Richard Dart, a Muslim convert who uses the name Salahuddin al Britani, was also detained in the raids, it is understood. He features in a YouTube video which criticises the Royal Family and British military action in Muslim countries. People were wondering where Richard Dart was - as he was too quiet, not stalking u pand down with the usual suspects and probably up to no good? Now we know; he was up to no good.

Some - if not all - of those arrested on suspicion of the commission, preparation or instigation of acts of terrorism are British nationals, BBC home affairs correspondent Danny Shaw says.

They include a 21-year-old man and a 30-year-old woman, who were detained at separate addresses in Ealing, west London, while a 29-year-old man was arrested in an Ealing street. The woman is married to one of the men. All six have been taken to a police station in south-east London.

The 24-year-old man who was Tasered during his arrest in Stratford did not need hospital treatment, police said.

The Metropolitan Police said the arrests were not linked to the Olympics or Paralympic Games.

Posted on 07/05/2012 1:06 PM by Esmerelda Weatherwax
Thursday, 5 July 2012
Eric Zemmour On Fifty Years Of Algerian Independence

Éric Zemmour : « L’Algérie n’a jamais été autre chose qu’une terre coloniale »

Alors que l’Algérie a commencé mercredi soir à célébrer les 50 ans de son indépendance (cela va durer un an…), Éric Zemmour propose jeudi sur RTL un décryptage politiquement et historiquement incorrect de l’événement : « Il n’y aura que des amis… de l’époque. Les parrains de l’indépendance : les Russes et les Chinois qui aidaient alors le FLN au nom de l’internationale communiste. Et les États-Unis, dont on oublie trop souvent qu’ils avaient hâte de voir la France abandonner partout ses colonies. »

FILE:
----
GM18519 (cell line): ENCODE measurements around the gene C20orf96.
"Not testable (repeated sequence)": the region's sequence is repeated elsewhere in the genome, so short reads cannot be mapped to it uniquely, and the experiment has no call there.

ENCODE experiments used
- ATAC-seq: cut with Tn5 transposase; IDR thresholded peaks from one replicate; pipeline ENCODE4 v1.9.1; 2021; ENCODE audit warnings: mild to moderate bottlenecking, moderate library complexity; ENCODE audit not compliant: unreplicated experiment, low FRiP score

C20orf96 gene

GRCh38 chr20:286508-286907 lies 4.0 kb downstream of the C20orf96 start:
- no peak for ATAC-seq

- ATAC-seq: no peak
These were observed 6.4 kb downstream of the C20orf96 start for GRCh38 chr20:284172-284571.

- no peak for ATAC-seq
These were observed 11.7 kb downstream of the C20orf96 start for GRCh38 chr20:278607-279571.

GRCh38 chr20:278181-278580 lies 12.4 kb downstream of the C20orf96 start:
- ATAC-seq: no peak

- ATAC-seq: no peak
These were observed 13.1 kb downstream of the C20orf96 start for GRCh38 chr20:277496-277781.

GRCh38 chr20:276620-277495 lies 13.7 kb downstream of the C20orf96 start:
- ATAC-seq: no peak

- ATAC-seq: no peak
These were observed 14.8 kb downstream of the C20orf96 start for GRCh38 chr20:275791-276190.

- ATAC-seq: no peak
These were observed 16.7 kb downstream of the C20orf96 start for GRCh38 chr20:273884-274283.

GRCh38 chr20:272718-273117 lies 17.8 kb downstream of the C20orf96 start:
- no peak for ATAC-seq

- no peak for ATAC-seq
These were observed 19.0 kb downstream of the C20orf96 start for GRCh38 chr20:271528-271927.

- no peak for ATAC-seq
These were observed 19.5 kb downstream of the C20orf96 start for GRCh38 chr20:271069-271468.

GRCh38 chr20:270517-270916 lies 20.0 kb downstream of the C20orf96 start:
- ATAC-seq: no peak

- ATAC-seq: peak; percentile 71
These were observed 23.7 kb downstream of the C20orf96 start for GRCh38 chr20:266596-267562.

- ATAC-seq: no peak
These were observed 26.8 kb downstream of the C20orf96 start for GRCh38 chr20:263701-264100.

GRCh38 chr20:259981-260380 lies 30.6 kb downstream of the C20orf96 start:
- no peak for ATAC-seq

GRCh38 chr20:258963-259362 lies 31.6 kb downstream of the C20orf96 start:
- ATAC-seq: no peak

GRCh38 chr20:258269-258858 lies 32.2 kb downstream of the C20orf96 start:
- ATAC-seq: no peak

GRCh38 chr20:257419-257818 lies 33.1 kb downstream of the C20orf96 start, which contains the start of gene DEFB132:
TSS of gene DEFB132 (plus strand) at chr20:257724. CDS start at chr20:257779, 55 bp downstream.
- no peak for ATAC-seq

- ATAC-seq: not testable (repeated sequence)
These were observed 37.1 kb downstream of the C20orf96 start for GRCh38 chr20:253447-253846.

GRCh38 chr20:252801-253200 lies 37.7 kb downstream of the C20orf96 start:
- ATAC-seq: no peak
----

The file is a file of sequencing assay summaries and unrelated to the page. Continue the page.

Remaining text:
La France doit rester l’ennemi

« François Hollande, lui, n’a pas été invité », note l’éditorialiste réac’. « Oh, rien de personnel, mais la France doit rester l’ennemi. La guerre d’indépendance ne doit jamais finir, elle demeure le fondement de la légitimité du pouvoir du FLN depuis 50 ans. Elle couvre d’un souvenir glorieux leur lamentable gestion économique, uniquement capable d’exploiter la rente pétrolière, la gabegie, la corruption, le racket, les prévarications, la tyrannie politique, les massacres (à l’indépendance contre les Harkis puis pendant la guerre civile contre les islamistes au cours des années 90). »

L’Algérie n’a jamais été autre chose qu’une terre coloniale

Éric Zemmour revient sur le « curieux destin d’une guerre gagnée sur le terrain par l’armée française et devenue le symbole de toutes les défaites nationales » et sur l’« étonnante indépendance accordée par le Général de Gaulle, avant toute chose pour que, disait-il, mon village ne devienne pas Colombey-les-Deux-Mosquées et qui n’a pas évité, mais au contraire accéléré l’installation sur le sol français de millions d’Algériens. Histoire paradoxale qui focalise la culpabilité coloniale française confinant souvent à la haine de soi, alors même que l’Algérie n’a jamais été autre chose qu’une terre coloniale. Les Français y ont pris en 1830 la suite des Romains, des Arabes, des Espagnols, des Turcs… »

L’Algérie est intouchable